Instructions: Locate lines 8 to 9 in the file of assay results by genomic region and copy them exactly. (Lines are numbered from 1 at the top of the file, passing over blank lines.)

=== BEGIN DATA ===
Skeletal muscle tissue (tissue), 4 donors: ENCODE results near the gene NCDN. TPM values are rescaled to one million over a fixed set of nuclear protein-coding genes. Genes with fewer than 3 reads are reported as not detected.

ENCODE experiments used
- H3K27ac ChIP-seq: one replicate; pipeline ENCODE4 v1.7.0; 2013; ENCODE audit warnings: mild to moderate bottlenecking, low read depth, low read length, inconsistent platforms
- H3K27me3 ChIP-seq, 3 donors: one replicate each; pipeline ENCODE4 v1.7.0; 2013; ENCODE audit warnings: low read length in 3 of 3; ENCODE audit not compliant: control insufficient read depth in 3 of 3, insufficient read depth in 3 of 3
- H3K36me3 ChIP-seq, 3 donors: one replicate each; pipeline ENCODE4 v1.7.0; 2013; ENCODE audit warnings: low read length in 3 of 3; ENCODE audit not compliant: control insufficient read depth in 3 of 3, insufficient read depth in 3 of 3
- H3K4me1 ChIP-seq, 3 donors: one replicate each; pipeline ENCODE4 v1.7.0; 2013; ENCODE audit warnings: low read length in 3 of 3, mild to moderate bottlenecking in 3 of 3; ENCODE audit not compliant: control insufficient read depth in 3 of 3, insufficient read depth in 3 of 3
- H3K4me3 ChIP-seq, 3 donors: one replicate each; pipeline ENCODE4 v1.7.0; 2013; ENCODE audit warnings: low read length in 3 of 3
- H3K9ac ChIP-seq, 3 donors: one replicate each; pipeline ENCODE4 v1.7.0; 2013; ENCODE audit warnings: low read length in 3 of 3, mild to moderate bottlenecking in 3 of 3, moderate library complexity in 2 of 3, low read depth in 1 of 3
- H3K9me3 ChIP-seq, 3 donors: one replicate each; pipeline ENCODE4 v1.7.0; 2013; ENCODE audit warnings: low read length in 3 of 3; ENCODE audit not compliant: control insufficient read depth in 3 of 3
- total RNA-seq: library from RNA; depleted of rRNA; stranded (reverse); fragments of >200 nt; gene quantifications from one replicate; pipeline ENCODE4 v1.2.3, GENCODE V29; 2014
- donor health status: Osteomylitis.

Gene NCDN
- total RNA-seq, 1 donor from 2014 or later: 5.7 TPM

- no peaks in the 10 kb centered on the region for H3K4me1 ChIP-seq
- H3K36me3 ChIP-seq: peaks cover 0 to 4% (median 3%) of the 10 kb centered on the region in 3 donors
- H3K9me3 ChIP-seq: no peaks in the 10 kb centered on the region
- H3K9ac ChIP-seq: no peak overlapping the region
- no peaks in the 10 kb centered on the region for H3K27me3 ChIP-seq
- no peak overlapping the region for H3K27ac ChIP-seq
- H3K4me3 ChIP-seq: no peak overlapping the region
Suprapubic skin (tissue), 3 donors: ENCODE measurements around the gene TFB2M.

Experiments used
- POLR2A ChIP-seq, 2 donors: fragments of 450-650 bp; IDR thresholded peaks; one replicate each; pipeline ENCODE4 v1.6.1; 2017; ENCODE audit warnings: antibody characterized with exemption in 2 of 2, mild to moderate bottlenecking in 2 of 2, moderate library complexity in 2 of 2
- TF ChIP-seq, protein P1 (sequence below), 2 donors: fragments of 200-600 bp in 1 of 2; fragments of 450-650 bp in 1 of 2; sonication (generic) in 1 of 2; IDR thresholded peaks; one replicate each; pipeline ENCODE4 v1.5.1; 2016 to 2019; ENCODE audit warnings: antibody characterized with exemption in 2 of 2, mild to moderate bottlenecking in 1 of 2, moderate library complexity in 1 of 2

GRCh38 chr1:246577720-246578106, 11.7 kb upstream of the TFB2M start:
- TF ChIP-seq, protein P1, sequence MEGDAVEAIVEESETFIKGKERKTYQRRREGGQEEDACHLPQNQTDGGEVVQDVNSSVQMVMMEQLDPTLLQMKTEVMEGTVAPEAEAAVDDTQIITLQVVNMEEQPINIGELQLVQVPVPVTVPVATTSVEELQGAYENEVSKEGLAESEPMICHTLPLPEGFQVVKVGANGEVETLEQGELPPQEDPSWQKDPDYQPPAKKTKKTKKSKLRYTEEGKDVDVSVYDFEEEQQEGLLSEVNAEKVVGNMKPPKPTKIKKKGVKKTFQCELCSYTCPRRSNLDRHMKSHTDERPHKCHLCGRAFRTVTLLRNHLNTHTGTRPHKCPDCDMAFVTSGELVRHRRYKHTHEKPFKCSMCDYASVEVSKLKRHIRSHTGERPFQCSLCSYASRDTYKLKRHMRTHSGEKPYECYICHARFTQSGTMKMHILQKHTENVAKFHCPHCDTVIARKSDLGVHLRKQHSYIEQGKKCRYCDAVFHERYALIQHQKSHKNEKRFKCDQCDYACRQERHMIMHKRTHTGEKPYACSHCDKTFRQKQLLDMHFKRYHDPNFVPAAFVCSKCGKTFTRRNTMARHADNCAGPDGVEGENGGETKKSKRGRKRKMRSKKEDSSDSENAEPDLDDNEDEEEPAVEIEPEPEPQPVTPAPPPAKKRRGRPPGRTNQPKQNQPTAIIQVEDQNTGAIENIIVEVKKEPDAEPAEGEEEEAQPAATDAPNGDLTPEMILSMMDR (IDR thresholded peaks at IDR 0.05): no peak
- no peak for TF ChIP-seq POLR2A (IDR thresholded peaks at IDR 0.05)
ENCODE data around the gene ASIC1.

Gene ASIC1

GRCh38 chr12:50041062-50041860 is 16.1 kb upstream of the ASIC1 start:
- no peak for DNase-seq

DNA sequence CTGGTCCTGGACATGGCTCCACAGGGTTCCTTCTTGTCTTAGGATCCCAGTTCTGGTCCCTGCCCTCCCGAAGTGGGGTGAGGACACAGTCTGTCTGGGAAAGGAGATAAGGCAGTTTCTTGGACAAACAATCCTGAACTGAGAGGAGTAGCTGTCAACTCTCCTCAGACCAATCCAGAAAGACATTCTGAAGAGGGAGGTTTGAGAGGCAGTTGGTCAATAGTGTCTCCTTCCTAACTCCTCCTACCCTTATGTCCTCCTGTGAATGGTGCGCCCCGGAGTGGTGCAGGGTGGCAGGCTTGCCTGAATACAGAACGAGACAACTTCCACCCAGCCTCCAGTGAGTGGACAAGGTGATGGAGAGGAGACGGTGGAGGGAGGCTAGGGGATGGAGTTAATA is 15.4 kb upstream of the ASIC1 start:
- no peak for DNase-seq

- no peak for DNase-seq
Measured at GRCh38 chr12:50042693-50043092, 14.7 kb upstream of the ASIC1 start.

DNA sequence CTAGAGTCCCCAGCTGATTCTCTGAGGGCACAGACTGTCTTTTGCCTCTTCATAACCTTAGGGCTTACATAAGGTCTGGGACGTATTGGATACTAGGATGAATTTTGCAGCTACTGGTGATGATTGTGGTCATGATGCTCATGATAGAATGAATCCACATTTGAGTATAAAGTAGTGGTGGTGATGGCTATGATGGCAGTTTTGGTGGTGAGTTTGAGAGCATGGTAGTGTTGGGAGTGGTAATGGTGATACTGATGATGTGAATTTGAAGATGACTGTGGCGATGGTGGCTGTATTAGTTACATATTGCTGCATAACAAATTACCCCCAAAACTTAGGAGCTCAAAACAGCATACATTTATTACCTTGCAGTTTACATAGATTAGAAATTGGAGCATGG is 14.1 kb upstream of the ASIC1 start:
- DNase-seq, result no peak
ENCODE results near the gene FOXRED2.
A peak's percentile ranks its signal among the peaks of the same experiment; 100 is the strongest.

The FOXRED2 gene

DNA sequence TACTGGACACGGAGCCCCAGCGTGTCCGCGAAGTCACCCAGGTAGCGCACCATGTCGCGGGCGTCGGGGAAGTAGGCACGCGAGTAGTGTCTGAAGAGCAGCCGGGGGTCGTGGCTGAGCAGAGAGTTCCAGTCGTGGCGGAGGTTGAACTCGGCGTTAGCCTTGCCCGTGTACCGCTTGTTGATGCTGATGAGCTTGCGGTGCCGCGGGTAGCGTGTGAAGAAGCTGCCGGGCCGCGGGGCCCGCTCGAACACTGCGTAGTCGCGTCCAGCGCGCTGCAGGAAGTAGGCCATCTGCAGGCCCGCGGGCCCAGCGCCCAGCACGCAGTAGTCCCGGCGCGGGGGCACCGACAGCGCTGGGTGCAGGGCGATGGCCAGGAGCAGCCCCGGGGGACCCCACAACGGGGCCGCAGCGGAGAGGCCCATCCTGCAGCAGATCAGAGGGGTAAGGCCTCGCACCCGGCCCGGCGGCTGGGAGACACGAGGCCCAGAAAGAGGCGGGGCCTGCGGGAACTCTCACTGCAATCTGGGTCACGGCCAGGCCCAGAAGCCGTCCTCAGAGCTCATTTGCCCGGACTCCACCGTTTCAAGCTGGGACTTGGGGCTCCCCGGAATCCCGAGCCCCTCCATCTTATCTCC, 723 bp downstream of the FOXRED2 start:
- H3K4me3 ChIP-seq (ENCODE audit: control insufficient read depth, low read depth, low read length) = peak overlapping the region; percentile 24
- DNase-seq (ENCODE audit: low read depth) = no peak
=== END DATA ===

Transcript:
- H3K9ac ChIP-seq, 3 donors: one replicate each; pipeline ENCODE4 v1.7.0; 2013; ENCODE audit warnings: low read length in 3 of 3, mild to moderate bottlenecking in 3 of 3, moderate library complexity in 2 of 3, low read depth in 1 of 3
- H3K9me3 ChIP-seq, 3 donors: one replicate each; pipeline ENCODE4 v1.7.0; 2013; ENCODE audit warnings: low read length in 3 of 3; ENCODE audit not compliant: control insufficient read depth in 3 of 3